I understand how getting caught up in farm system rankings and prospects that may not crack a big league roster for several more years may seem silly at face value for a Brewers organization that was one win away from a World Series berth. However, this article will analyze the present through the lens of the future, by highlighting the status of some Brewers prospects who are already household names, namely Keston Hiura, Corey Ray, and others, and when we can expect them to fill a meaningful spot on one of the best rosters in the National League.
When Milwaukee traded three of their top 10 prospects almost exactly a year ago to acquire Christian Yelich, they sacrificed being seen as having one of the best farm systems in baseball for improving the major league roster; something that must be done for teams looking to contend in a competitive, money-driven league. Combined with trades such as the Yelich deal and some other top prospects graduating to significant, high-leverage roles in Milwaukee like Corbin Burnes and Freddy Peralta, the consensus regarding the Brewers’ farm system that it is pretty much middle-of-the-road. Starting with Keston Hiura, who Baseball America calls: “The best hitter the Brewers have developed since Ryan Braun” let’s look at what we can expect in 2019 from some future Brewers.
- 2B Keston Hiura
With his elbow concerns far in the rearview, and his pure offensive domination in the minors, Keston Hiura seems more ready than ever to take over as Milwaukee’s starting second baseman and an as an important middle of the lineup weapon. That said, that role will not immediately belong to him coming out of spring training, according to Tom Haudricourt of the Milwaukee Journal Sentinel, and he will have to wait for his call-up sometime during the 2019 regular season. In 2018, Hiura hit to the tune of .293/.357/.464 with 13 home runs and 34 doubles. Hiura projects as an elite contact hitter and an average power threat at a position of need for the Brewers.
Projection: All attempts to pry Hiura away from Milwaukee will be unsuccessful and by the end of 2019 he will be starting on a daily basis and garnering some NL Rookie of the Year buzz.
- OF Corey Ray
Seen as a true five-tool threat worthy of the 5th overall selection in the 2016 Draft, Corey Ray has had many eyes on his performance ever since his selection. After a down year offensively in 2017 that sparked some concern, Ray was able to flip the script entirely in 2018 and play so spectacularly that he took home the Southern League MVP award at AA Biloxi.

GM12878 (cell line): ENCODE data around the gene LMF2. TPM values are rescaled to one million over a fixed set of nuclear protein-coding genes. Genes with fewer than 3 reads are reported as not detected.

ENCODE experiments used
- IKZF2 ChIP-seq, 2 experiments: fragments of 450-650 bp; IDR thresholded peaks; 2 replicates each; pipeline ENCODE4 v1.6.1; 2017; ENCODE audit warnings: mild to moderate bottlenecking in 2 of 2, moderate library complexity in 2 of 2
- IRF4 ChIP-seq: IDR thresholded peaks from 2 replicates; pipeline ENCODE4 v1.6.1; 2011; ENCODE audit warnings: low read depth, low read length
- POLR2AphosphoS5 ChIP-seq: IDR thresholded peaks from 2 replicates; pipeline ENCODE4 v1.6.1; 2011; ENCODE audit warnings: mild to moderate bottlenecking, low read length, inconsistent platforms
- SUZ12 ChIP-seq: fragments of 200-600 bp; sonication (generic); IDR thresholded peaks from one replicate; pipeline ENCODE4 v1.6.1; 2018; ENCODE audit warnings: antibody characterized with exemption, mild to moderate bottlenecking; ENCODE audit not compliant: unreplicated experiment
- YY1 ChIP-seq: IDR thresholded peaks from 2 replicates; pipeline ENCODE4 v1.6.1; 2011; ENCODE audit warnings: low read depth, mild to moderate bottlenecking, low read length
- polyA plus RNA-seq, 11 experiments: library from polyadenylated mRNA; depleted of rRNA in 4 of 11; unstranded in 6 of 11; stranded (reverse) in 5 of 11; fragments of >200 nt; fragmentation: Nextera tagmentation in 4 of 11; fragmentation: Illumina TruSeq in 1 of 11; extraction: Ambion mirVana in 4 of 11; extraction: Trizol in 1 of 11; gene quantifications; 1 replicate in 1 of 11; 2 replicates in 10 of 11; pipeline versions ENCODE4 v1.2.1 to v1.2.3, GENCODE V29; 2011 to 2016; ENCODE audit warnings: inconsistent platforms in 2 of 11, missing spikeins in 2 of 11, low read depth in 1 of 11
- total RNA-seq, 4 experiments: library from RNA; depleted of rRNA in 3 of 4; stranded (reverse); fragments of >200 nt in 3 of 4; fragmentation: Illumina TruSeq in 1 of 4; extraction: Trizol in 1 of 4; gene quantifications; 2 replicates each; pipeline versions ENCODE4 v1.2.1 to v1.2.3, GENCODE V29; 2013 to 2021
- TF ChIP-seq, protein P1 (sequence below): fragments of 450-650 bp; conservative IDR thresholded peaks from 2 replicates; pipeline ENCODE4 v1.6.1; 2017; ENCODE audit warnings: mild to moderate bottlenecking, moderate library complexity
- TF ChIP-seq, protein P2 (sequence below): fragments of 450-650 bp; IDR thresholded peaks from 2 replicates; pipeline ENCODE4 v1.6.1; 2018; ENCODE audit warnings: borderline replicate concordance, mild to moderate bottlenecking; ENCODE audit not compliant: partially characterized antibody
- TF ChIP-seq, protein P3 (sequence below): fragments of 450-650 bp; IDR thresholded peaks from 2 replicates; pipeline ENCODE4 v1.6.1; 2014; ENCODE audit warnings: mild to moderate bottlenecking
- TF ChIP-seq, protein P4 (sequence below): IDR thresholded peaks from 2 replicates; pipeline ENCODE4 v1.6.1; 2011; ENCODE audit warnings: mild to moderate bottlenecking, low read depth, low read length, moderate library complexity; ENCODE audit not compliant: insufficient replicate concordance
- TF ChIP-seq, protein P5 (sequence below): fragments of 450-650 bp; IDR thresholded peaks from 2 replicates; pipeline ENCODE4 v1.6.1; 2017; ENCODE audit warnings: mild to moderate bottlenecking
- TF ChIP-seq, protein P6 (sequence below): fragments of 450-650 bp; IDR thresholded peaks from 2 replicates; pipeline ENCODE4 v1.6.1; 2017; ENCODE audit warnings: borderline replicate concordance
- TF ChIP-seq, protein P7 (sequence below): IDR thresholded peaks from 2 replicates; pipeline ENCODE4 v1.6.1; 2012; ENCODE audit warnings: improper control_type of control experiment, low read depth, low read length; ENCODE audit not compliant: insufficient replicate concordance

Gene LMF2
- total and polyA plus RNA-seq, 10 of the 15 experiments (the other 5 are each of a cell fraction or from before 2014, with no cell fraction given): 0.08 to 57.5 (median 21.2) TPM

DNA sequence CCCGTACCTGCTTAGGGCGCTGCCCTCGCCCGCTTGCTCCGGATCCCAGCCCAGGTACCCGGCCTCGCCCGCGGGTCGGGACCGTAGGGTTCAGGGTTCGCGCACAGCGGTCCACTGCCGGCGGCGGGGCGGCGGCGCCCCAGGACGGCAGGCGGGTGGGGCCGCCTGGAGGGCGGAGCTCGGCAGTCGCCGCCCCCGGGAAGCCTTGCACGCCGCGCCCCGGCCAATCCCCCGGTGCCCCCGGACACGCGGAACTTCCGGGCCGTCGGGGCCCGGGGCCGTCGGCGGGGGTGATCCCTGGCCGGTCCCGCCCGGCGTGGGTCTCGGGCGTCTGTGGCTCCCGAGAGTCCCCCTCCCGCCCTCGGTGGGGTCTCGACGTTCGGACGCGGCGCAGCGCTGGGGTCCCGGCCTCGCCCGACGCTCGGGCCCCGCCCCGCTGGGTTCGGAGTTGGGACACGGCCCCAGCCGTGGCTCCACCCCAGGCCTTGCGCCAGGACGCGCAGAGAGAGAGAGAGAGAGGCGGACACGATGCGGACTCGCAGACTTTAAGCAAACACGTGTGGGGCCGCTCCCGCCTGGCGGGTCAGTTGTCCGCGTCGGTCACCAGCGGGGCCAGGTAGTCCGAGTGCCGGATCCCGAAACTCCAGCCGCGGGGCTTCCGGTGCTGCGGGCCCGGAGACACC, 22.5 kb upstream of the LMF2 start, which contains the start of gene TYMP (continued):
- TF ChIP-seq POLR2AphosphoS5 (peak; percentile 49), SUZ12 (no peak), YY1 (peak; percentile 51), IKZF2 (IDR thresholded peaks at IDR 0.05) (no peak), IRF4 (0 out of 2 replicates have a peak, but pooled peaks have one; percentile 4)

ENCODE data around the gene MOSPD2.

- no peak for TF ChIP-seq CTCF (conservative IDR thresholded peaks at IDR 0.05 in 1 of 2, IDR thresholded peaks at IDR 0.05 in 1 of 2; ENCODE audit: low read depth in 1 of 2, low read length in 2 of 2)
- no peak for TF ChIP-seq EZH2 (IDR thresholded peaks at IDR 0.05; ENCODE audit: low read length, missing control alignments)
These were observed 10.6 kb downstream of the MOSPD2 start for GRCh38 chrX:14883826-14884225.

Unlike Hiura, Ray does not have a clear opening for him on the major league roster, given the strength of the Brewers outfield, so he will likely have to wait for injury or another extenuating circumstance if he hopes to make his debut in 2019.
Projection: Corey Ray’s struggles with plate discipline and the Brewers’ outfield depth will prevent him from taking over a meaningful role in 2019, but he will make his debut at some point and turn some heads with his balanced skill-set.
- 2B/SS Mauricio Dubon
Mauricio Dubon was acquired from the Boston Red Sox in the Tyler Thornburg deal from 2016, and has yet to crack the big leagues. In 2018 he seemed on the verge of a call-up when he unfortunately suffered a season-ending ACL tear. In 2018, Dubon hit for the superb average of .343 in 108 at-bats and projects as a plus defender with above average speed and range.
Projection: As it stands, there is no clear spot for Dubon on the Brewers, but expect him to get a chance in 2019 at either shortstop if Orlando Arcia struggles or at second base if injury strikes.
RHP Zack Brown
Zack Brown has had an up and down career thus far, however, his recent success in 2018 in Double-A is indicative of future prosperity. Last season, he was able to finish with a 9-1 overall record partnered with a 2.44 ERA. Brown projects as an excellent ground-ball pitcher who pounds the strike zone well.
Projection: Brown’s success will carry over into 2019 and will earn him a chance to debut in the Brewers’ bullpen following in the footsteps of Josh Hader, Corbin Burnes, and others.
While the Brewers farm system may not be as much of a strength as it was a couple years ago, it is safe to say there are some potential difference makers who will be primed for substantial roles in the not too distant future. Organizational depth is a vital key to a successful franchise, and the Brewers’ scouts and decision-makers have done a great job of building for the present without leaving the future in the rearview. Bring on 2019!
Stats Courtesy of Baseball Reference